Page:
Architectural strategy: key issue of the 1990s
By Jay E. Toole, May 2010
Editor's Note: The is the 10th installment in our year-long 30th anniversary "Pioneers in Healthcare IT" celebration, featuring articles from past issues of Health Management Technology, formerly called Computers in Healthcare. This article appeared in the November 1990 issue. Jay Toole was executive vice president and chief operating officer of Gerber Alley at the time.
What architectural strategy should my hospital adopt?" How you answer this question when developing an information systems strategy will have significant implications on your hospital's operations in the 1990s — and into the 21st century.
Generally, three architectural models have emerged in the marketplace: single vendors, core systems and open systems. All have advantages, and each has a place in today's varied and volatile market. Making the choice involves careful consideration of important issues.
In the first approach, a single hospital information-system (HIS) vendor provides all strategic applications — and takes responsibility for integration.
The core-system approach relies on an HIS vendor delivering major modules, such as general accounting, order communications and patient accounting. These modules are interfaced to a limited number of departmental modules to comprise a total system. This choice also addresses specific departmental needs.
The open-systems model relies on multiple vendors to provide specific software functionality to individual departmental users. The standalone systems exchange information via industry-standard communications protocols through a system-wide networking scheme.
Evaluation points to consider when determining an appropriate HIS architectural strategy include:
Best-of-class vs. single-vendor applications: Large, complex institutions with specialized needs (and with pre-existing investments in standalone systems) often opt for an open-systems approach because of the ability to purchase applications considered best of class. By employing a network and a set of interfaces that all use the same communications protocol, they are able to pick and choose applications individually for each department, as well as utilize departmental systems already in place.
Degree-of-risk diversification: Hospitals choosing an open-architecture approach place a priority on diversifying risk among vendors. An HIS consisting of multiple systems could have a longer lifespan than an HIS by a single vendor; using a variety of vendors is a means of ensuring the entire system does not become obsolete because a single product is no longer available, or a particular vendor goes out of business.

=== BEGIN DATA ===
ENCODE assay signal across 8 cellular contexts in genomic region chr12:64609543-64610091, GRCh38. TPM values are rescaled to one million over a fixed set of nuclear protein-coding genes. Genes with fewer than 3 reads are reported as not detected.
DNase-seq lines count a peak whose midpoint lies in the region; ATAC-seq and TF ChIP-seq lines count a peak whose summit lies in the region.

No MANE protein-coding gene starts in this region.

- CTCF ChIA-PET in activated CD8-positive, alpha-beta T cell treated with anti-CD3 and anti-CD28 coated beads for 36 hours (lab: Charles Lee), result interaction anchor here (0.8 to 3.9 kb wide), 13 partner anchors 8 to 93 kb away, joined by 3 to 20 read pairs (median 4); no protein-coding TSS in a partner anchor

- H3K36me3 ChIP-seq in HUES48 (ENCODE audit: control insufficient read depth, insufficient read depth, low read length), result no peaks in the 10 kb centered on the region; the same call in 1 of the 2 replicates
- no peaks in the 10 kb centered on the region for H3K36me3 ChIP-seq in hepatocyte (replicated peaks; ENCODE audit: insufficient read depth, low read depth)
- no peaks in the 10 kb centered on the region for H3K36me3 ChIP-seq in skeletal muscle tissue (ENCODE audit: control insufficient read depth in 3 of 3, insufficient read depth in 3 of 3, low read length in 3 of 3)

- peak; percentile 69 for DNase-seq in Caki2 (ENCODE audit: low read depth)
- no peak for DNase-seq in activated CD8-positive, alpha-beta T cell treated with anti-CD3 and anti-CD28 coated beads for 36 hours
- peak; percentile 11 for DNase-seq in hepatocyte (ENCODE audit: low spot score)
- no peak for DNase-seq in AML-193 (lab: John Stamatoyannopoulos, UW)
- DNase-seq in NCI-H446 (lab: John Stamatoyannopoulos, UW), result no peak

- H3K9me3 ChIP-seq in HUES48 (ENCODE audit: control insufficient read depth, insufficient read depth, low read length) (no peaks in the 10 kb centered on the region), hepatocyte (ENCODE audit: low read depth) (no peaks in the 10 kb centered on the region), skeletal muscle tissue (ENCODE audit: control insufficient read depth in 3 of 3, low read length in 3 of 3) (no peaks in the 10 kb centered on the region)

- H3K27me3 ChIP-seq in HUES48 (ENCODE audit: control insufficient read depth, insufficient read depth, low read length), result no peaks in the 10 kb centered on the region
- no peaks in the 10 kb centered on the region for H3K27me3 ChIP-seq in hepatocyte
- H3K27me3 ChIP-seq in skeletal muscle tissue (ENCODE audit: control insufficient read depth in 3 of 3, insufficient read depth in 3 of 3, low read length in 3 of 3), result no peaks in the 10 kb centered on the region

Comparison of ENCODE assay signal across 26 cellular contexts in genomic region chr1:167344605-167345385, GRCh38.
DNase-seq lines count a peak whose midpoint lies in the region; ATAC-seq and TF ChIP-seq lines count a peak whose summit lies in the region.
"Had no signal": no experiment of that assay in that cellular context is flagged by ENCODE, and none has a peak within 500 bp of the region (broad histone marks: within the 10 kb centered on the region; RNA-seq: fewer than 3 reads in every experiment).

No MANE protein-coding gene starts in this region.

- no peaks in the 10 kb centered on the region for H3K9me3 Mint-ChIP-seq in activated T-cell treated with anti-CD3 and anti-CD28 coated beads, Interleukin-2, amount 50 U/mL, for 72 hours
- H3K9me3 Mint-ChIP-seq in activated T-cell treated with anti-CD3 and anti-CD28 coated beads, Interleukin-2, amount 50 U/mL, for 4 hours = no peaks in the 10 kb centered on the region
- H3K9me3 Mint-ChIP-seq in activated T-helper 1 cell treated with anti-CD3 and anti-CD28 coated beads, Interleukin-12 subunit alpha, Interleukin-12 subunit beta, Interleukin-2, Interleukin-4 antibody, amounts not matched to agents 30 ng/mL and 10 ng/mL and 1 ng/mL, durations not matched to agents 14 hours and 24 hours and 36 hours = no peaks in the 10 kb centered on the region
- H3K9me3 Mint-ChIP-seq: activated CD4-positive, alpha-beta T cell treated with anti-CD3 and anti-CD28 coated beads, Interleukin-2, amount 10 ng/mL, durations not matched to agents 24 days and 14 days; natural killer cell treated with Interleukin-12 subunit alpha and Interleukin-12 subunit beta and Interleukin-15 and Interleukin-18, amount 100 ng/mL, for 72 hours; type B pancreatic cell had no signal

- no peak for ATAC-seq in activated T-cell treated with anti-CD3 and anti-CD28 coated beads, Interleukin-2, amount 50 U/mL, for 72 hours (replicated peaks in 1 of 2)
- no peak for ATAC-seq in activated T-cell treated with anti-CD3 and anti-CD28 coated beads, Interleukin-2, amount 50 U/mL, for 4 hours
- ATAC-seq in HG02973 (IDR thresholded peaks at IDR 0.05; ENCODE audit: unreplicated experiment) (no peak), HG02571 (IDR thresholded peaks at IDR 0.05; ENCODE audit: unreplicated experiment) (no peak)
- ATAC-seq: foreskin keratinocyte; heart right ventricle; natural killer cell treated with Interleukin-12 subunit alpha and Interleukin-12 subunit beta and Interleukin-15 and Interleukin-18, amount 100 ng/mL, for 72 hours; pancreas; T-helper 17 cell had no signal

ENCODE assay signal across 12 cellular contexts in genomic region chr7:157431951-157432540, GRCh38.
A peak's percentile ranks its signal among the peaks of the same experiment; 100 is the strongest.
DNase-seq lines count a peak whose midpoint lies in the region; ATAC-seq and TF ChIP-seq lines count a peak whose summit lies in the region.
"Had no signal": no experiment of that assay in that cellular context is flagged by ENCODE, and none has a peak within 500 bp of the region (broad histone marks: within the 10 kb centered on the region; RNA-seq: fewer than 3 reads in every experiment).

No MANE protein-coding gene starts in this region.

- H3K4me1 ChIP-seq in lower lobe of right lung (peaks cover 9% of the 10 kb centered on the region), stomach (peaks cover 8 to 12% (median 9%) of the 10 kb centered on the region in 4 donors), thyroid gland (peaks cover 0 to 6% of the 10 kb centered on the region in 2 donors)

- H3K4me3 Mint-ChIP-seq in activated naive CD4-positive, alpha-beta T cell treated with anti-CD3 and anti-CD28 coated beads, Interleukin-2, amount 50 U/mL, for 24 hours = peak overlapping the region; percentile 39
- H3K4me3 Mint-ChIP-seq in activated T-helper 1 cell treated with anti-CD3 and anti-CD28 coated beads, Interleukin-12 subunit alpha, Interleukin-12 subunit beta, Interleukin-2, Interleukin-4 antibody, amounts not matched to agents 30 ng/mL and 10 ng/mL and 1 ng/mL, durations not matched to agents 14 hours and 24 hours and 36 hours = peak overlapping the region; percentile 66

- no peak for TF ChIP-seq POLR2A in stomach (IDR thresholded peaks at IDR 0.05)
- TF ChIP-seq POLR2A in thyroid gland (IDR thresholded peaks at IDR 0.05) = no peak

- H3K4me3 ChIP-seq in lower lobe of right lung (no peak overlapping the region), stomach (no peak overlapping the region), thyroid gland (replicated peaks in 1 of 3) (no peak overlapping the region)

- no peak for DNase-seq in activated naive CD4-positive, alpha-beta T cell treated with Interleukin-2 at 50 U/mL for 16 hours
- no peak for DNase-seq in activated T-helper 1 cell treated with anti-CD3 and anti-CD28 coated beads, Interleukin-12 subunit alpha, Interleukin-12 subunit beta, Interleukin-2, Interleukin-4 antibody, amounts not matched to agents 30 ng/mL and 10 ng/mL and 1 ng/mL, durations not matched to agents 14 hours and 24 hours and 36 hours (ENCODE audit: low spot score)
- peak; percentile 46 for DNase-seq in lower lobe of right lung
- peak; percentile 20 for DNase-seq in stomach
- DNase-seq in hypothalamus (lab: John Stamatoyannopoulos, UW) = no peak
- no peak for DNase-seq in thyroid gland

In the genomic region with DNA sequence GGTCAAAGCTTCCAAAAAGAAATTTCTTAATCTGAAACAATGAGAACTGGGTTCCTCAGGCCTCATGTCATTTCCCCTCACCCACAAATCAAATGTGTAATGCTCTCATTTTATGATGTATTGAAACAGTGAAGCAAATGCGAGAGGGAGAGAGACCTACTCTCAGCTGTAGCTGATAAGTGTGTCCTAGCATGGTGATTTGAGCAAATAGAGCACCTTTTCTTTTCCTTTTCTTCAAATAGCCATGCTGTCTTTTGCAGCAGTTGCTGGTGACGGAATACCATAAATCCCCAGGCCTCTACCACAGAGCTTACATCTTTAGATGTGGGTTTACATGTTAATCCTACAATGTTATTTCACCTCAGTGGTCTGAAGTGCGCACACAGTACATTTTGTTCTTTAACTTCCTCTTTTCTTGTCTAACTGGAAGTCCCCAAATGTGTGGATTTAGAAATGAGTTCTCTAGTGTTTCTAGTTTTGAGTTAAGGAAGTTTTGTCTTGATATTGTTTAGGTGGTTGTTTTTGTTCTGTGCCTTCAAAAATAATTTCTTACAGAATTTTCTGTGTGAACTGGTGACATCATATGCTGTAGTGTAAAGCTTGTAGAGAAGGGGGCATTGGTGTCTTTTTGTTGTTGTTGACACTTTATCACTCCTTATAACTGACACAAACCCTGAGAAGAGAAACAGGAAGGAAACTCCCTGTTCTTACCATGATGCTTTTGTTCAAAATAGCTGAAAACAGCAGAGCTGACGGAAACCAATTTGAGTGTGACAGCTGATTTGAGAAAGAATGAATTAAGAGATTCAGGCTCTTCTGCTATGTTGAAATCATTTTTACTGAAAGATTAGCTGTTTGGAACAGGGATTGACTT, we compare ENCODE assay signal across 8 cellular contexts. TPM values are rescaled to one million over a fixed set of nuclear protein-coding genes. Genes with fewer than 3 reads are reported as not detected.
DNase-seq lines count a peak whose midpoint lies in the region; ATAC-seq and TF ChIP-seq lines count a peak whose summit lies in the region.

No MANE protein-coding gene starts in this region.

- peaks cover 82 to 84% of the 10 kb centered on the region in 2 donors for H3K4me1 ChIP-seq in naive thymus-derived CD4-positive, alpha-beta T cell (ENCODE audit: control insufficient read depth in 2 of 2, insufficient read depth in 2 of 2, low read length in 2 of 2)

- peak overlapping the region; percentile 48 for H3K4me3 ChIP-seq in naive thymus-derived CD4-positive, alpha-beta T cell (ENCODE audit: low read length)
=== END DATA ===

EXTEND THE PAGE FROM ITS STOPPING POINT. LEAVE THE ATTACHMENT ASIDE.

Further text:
Adding applications: Because some single vendors require applications be implemented in a specific sequence, the open-systems approach allows the hospital freedom to decide when to implement and incur costs for a given application. Conversely, the ease of implementing a tightly coupled application is considered a benefit by hospitals opting for the single-vendor approach.
Increased data redundancy: As multiple systems (each with a data dictionary) capture and share information, data redundancy becomes an issue. Extracting uniform, meaningful data from a system with multiple versions "owned" by different components may be difficult in an open-systems architecture. On the other hand, a global report-writing capability, utilizing consistent data from all departments throughout the hospital, remains an advantage of the single-vendor approach.
System complexity: How many hardware platforms and operating systems are there? How many different languages? What types of databases are used? How are releases from individual vendors implemented into the environment? How will regulatory changes be implemented across the enterprise? The degree of responsibility assumed by the hospital will be determined by the architectural model selected.
System integrity and performance: In a single-vendor environment, the vendor takes responsibility for integration and overall system performance. In the open-systems environment, each vendor's responsibility is limited to assuring that only their software applications perform and their interfaces comply with the protocol of choice. Therefore, the hospital takes on the responsibility associated with making the entire enterprise work. Smaller community hospitals with fewer resources need to ask: "Does the institution have the people, both in numbers and expertise, to manage the system, and do they understand the concepts, accountability and costs involved with network management?"